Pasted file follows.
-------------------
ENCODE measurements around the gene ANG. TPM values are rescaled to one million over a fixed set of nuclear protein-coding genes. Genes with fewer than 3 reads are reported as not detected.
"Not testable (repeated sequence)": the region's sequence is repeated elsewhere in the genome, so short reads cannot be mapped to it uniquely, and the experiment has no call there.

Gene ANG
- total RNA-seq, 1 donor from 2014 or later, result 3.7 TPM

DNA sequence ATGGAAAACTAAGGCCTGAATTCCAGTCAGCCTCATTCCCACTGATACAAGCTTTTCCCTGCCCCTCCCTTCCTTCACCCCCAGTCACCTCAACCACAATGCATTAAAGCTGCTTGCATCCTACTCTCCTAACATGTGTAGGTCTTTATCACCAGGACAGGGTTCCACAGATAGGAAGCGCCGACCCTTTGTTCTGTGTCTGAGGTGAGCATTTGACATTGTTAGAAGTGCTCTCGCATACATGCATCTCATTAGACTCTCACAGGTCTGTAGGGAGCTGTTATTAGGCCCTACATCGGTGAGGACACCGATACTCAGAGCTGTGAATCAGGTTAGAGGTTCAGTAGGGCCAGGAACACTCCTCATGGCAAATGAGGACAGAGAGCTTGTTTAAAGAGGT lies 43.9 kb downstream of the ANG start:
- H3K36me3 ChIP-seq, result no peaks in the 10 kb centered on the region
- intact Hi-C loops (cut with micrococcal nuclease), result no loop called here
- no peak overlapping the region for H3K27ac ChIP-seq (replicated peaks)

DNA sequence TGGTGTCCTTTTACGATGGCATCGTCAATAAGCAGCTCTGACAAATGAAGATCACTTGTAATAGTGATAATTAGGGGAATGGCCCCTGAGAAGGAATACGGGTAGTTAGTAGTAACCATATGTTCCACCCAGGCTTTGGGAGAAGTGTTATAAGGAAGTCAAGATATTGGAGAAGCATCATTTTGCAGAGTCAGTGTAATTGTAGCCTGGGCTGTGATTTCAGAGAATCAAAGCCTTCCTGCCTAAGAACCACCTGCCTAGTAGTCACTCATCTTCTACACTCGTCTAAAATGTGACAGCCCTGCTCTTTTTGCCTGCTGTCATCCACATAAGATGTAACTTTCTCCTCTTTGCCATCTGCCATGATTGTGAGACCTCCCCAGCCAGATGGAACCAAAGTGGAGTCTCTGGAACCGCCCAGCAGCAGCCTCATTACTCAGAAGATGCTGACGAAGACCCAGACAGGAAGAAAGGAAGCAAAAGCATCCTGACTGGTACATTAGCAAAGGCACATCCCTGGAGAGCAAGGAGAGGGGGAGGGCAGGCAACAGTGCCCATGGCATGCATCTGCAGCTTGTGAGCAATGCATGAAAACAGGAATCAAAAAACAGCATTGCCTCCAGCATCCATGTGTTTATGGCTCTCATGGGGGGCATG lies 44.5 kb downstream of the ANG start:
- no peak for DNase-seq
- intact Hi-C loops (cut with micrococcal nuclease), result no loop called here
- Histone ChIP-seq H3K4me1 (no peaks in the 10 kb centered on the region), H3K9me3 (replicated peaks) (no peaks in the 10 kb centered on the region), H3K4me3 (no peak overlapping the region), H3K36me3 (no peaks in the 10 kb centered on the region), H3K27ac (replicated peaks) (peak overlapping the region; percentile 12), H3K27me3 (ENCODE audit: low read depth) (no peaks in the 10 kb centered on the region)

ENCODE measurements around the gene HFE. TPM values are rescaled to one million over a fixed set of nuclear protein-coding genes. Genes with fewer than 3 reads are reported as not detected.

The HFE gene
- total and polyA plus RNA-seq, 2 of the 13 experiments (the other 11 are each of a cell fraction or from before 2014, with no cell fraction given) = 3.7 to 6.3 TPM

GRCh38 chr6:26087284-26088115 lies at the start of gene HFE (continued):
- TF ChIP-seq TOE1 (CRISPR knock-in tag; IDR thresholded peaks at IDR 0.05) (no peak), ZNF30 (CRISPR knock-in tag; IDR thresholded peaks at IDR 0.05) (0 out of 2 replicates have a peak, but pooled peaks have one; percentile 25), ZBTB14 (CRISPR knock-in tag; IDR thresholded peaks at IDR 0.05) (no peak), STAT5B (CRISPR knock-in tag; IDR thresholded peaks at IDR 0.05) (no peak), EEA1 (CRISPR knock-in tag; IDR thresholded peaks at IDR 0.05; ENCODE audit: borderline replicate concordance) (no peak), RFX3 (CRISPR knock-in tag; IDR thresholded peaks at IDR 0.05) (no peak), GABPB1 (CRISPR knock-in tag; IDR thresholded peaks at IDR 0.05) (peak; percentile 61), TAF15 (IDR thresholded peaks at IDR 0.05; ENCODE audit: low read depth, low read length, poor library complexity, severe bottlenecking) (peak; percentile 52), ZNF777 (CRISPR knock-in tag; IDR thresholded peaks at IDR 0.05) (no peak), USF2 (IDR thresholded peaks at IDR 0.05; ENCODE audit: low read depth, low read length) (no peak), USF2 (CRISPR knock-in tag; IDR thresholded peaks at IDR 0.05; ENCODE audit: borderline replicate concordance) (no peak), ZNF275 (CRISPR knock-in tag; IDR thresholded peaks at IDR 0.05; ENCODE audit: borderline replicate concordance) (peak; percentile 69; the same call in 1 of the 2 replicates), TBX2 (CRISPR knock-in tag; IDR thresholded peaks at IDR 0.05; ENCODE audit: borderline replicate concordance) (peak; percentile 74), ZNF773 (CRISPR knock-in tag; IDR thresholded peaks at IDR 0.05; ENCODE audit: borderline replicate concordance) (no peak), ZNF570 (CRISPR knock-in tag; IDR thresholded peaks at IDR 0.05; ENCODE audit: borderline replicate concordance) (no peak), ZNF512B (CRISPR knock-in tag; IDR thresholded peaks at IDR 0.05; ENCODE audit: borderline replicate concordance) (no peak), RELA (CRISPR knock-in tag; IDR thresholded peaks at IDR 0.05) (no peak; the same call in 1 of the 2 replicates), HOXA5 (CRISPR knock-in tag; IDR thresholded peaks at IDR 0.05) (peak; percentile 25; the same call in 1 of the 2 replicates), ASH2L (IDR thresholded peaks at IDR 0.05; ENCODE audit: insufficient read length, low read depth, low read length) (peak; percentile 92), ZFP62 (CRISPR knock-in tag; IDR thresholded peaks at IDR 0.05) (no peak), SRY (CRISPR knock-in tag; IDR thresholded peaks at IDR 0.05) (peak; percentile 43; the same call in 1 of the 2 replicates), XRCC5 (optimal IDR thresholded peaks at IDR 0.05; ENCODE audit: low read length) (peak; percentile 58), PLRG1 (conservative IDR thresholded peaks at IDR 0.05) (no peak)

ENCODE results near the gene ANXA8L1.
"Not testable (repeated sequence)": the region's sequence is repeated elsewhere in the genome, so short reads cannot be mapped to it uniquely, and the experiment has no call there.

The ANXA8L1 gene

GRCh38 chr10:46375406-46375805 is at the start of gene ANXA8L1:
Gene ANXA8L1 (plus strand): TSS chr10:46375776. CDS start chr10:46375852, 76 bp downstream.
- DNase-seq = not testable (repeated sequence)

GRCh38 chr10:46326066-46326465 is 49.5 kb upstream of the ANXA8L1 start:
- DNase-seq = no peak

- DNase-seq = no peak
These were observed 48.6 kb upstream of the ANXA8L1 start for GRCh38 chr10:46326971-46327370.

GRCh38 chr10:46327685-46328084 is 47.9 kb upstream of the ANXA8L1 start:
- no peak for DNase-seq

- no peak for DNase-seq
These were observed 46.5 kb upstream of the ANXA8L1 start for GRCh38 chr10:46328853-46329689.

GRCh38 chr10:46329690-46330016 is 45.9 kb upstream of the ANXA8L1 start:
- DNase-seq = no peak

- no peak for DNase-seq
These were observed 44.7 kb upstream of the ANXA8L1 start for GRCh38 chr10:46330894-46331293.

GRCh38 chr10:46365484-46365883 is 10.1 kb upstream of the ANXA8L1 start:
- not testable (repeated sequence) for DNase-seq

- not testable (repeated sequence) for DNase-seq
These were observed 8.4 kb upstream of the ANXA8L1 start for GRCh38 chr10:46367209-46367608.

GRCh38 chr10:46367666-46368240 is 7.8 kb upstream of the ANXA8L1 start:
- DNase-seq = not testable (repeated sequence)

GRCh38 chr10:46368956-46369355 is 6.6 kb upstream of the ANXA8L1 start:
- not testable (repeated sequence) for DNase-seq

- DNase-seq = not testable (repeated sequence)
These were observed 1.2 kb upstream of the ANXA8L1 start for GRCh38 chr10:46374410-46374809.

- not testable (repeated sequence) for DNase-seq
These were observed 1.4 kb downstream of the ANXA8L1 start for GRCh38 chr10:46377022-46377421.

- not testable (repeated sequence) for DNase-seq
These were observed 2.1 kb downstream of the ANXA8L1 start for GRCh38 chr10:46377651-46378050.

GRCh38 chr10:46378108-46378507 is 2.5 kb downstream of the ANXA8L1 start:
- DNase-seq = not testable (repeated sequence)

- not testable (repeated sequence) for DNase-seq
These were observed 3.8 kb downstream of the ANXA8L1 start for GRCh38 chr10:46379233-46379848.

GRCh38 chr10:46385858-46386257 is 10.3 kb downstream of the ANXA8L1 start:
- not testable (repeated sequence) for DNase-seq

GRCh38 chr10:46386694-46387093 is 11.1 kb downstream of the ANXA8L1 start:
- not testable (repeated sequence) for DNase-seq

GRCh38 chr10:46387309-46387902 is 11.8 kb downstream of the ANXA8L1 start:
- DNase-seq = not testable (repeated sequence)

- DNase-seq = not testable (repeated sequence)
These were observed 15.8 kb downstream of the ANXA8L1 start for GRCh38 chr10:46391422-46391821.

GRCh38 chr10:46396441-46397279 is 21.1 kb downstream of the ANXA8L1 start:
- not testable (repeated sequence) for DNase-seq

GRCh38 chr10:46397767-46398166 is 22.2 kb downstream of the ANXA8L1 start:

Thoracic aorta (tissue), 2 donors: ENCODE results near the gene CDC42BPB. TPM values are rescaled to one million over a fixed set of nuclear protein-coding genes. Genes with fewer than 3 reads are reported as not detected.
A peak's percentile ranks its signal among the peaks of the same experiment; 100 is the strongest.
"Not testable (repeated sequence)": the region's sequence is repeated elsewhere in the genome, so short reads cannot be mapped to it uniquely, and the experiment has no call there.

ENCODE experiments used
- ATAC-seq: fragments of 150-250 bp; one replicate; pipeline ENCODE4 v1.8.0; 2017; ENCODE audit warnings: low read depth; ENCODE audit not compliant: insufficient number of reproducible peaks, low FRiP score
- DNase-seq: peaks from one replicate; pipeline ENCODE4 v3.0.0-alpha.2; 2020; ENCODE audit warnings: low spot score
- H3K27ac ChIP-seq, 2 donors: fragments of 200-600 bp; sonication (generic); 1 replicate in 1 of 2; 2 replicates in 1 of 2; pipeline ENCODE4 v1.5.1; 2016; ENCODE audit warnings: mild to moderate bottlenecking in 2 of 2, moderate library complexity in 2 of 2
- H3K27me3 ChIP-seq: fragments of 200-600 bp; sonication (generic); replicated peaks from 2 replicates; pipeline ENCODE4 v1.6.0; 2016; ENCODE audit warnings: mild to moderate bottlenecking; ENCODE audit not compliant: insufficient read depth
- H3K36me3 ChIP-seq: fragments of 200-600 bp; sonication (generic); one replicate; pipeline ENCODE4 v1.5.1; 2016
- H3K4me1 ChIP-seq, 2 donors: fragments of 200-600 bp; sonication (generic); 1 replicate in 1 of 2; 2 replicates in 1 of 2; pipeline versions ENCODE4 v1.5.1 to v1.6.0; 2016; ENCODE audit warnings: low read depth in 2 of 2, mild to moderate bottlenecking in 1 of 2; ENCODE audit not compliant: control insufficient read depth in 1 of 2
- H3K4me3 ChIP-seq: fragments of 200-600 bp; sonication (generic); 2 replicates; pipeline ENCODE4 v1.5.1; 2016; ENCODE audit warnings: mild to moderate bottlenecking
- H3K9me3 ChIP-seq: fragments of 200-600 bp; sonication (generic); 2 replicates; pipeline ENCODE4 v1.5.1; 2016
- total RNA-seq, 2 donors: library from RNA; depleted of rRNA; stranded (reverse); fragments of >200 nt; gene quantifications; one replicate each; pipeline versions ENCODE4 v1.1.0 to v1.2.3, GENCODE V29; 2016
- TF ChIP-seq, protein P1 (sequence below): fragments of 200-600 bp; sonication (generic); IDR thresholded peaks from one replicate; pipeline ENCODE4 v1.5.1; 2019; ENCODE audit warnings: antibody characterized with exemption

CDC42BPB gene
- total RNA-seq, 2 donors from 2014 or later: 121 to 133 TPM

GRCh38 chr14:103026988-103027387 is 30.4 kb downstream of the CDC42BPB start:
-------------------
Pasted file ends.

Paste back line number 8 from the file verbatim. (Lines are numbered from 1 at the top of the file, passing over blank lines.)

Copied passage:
- no peak overlapping the region for H3K27ac ChIP-seq (replicated peaks)